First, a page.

The guilds then filed a motion for summary judgment, and the Sun moved to intervene. The County did not oppose the intervention or the guilds’ motion for summary judgment.
On October 14, 2008, the Sun also filed a complaint against the County to enforce its public records request. The County responded that it had complied with the Act’s procedural requirements, and that it should not be liable for attorneys fees, costs, and penalties in the event the Sun prevailed at trial.
On December 1, 2008, the court grated the Sun’s motion for summary judgment against the County and denied the guilds’ motion. The court subsequently entered an order holding that the Sun was the prevailing party against the County, and thereby entitled to attorneys fees, costs, and penalties under the Act. The court ordered the County to pay $20,620 in attorneys fees, $26.55 in costs, and $845 ($5 per day for 169 days) in penalties to the Sun. The County appealed.
On appeal, the sole issue before the Division II Court of Appeals was whether the trial court properly imposed attorneys fees, costs, and penalties on the County. Without reaching the merits of the case, the Court of Appeals affirmed the decision of the trial court. In reaching its holding, the Court noted that the imposition of penalties under the Act is mandatory, if a party is deemed to have wrongfully withheld records.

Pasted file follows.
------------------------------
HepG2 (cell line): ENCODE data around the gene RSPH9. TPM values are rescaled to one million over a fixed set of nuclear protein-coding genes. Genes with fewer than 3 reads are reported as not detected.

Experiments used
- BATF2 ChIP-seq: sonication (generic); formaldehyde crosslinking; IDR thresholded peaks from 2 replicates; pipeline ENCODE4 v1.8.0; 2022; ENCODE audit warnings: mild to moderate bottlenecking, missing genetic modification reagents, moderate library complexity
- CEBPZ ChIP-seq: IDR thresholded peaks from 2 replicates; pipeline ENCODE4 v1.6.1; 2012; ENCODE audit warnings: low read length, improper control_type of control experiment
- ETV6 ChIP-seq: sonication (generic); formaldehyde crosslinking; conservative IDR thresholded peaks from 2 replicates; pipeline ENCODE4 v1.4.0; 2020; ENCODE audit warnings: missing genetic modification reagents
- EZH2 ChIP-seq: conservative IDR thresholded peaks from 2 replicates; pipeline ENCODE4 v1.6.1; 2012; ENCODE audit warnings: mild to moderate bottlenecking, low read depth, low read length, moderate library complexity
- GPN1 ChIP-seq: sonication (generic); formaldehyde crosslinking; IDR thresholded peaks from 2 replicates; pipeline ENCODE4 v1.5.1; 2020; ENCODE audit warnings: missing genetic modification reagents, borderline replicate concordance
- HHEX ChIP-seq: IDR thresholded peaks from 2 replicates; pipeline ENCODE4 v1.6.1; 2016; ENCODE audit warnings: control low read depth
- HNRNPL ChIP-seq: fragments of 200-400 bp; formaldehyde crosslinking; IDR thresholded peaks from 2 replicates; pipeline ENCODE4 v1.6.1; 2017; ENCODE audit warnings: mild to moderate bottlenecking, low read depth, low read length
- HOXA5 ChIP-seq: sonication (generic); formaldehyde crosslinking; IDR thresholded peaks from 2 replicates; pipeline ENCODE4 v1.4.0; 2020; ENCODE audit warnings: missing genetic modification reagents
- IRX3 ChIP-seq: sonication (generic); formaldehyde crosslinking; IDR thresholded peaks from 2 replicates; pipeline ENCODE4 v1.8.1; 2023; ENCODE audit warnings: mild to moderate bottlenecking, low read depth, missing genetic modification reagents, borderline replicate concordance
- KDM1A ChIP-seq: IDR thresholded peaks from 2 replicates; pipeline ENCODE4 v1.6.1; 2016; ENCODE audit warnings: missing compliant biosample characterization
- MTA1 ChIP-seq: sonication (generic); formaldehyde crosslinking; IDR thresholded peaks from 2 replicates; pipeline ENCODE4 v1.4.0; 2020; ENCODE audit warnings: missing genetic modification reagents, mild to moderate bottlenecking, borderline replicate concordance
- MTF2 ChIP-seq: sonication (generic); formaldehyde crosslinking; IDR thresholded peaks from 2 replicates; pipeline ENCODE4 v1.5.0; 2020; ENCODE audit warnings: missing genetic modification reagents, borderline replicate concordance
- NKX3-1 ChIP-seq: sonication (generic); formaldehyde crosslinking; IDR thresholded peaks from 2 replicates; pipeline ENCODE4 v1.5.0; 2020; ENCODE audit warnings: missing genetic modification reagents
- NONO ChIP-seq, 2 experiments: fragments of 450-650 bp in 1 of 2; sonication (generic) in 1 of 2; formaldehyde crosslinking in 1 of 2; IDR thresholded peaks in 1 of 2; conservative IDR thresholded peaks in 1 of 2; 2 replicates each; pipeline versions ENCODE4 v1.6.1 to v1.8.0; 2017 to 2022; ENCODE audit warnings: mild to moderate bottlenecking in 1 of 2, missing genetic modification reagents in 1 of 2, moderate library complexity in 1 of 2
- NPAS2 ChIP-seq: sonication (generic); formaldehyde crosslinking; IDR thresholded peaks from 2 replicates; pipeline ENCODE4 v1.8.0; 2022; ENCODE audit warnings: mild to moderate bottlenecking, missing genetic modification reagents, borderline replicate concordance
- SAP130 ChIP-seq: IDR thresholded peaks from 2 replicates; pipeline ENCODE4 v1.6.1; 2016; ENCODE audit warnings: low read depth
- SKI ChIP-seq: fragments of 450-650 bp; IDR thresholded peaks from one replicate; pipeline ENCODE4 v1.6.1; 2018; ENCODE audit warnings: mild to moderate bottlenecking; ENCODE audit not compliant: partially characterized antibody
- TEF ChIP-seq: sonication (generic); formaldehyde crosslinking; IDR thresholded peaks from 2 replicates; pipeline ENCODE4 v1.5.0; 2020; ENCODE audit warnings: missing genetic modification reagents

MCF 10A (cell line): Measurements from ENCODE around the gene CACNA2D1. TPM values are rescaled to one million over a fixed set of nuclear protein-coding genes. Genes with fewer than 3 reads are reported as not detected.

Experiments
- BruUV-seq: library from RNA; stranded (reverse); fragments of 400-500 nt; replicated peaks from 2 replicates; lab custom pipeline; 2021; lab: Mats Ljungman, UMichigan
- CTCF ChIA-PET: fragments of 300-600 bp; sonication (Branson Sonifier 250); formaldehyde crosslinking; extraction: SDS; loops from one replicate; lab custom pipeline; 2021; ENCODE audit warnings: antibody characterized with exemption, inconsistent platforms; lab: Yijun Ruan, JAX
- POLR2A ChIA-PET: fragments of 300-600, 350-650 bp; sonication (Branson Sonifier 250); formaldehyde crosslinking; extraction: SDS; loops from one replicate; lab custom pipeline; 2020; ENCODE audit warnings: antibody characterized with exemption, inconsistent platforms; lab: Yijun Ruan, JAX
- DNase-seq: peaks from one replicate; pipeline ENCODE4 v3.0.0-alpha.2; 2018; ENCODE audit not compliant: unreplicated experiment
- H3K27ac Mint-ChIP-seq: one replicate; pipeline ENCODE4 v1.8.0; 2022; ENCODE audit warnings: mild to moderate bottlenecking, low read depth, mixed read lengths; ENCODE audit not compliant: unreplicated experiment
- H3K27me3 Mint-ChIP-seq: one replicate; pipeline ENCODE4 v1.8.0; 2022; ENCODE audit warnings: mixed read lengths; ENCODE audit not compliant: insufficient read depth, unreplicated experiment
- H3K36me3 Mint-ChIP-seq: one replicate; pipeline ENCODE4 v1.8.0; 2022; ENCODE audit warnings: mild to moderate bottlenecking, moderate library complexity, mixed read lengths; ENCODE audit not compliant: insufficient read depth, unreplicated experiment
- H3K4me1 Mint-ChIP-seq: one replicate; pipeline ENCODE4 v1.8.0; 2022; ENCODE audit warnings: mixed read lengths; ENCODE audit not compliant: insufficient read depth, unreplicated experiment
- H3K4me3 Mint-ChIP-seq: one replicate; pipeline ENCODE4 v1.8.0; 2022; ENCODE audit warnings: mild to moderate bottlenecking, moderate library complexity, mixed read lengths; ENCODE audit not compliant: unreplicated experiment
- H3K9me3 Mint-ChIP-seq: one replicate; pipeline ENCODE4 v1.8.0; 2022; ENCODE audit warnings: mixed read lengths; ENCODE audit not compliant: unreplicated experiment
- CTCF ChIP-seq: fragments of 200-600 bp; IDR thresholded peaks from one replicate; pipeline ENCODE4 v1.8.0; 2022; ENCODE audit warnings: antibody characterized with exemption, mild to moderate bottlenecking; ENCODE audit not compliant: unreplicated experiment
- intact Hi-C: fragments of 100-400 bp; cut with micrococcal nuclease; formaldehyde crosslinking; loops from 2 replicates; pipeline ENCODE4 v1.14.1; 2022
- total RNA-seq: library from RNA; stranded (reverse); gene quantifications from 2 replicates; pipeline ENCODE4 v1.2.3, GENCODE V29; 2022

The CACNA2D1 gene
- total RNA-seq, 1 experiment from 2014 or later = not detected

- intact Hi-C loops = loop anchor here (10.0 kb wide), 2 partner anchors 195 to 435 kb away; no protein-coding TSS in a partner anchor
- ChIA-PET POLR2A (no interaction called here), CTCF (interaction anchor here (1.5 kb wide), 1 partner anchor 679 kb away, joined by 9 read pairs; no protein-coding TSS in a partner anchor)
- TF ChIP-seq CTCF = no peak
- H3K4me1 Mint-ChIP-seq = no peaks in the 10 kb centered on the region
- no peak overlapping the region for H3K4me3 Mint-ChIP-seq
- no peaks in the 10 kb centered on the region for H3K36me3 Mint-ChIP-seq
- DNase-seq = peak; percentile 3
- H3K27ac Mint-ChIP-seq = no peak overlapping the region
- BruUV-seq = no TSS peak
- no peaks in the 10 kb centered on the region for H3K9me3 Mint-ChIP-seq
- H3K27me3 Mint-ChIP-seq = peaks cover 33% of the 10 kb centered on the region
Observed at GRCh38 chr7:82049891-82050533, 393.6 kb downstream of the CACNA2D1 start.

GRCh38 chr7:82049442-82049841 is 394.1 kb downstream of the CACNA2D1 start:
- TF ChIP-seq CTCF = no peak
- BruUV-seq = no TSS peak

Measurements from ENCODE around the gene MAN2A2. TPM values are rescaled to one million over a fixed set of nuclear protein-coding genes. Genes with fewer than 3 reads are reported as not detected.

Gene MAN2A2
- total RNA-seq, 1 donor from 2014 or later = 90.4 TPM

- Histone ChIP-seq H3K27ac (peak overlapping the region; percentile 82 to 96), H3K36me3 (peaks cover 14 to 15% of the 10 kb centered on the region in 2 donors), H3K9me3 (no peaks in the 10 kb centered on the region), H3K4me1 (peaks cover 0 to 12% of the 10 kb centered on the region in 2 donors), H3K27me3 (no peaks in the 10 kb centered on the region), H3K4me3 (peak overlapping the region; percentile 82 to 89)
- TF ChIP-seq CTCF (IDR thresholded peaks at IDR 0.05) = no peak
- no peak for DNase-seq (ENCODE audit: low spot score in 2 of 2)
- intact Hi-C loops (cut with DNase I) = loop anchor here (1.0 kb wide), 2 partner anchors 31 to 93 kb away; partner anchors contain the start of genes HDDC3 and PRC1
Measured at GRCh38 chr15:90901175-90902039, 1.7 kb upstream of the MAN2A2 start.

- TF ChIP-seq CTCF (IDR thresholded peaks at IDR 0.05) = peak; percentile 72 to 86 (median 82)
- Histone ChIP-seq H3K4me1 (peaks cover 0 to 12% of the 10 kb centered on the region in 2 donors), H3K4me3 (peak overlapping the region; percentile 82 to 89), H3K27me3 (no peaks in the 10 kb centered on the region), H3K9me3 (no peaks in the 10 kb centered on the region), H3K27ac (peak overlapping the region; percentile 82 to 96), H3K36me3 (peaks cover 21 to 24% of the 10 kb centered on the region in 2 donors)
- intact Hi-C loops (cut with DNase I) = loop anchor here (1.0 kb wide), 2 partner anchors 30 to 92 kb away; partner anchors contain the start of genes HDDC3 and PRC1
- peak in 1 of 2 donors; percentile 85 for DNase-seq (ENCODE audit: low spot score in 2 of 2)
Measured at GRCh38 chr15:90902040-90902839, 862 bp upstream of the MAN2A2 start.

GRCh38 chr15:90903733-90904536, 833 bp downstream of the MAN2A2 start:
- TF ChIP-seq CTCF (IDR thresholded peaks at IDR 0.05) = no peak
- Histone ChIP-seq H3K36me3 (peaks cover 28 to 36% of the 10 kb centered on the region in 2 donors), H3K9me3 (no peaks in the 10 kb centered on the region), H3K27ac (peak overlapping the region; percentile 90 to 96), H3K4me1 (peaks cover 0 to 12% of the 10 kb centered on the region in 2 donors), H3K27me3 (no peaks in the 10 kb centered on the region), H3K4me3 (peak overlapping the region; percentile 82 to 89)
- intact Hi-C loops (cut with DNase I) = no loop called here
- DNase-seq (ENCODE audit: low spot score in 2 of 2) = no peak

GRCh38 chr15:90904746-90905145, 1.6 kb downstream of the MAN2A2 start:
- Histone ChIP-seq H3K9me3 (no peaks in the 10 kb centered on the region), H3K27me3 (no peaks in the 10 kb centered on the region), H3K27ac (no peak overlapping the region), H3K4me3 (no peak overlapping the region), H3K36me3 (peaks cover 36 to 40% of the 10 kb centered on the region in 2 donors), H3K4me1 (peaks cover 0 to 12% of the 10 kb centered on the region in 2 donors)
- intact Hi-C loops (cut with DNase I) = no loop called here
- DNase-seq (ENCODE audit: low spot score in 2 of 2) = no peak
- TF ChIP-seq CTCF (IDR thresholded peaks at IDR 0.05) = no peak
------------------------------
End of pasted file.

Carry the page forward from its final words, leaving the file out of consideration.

The Court of Appeals reviewed the facts and held as follows:
There is no question here that the information the Sun requested did not fall under one of the PRA’s precise, specific, and limited exceptions. Indeed, on appeal, the County does not contend that its employees’ towns of residence were exempt from disclosure. Accordingly, the County was required to release that information to the Sun in a timely manner.
The County waited until August 22, when the Guild filed a petition for a declaratory judgment and injunctive relief seeking to enjoin disclosure of the employees’ towns of residence, to inform the Sun that it would not provide the documents until the issue was resolved by the court. But the County may not refuse to honor a public records request pending a court decision without violating the PRA. A request for an [in]junction is not a court order enjoining disclosure. In the absence of an order enjoining disclosure, the County was required to approve or deny the Sun’s PRA request. Here, the trial court never issued any order enjoining disclosure of the employees’ towns of residence.
The PRA mandates full disclosure of public records in a timely manner. Absent an injunction, the County has no authority to resist disclosing public records until an affected entity files a claim and avoid paying fees and penalties by disclosing them “voluntarily” thereafter…
The Court of Appeals cited the Washington State Supreme Court’s recent decision in Yousoufian v. Office of Ron Sims, No. 80081-2, 2010 WL 1225083, to affirm the trial court’s assessment of attorneys fees, costs, and penalties against the County. Thus, the County was required to pay $21,491.55 for its failure to disclose its employees’ towns of residence.
In this case, the wrongful withholding was the result of the public agency’s failure to obtain a court order (i.e. injunction) preventing disclosure of the information that the agency believed was exempt from disclosure. Thus, the moral for public agencies is to always disclose information unless it is specifically exempted by statute or case law, and/or the disclosing public agency itself has obtained or been made a party subject to an injunction or court order prohibiting disclosures. Indicating an intent to seek such a court order is not a substitute for the actual order.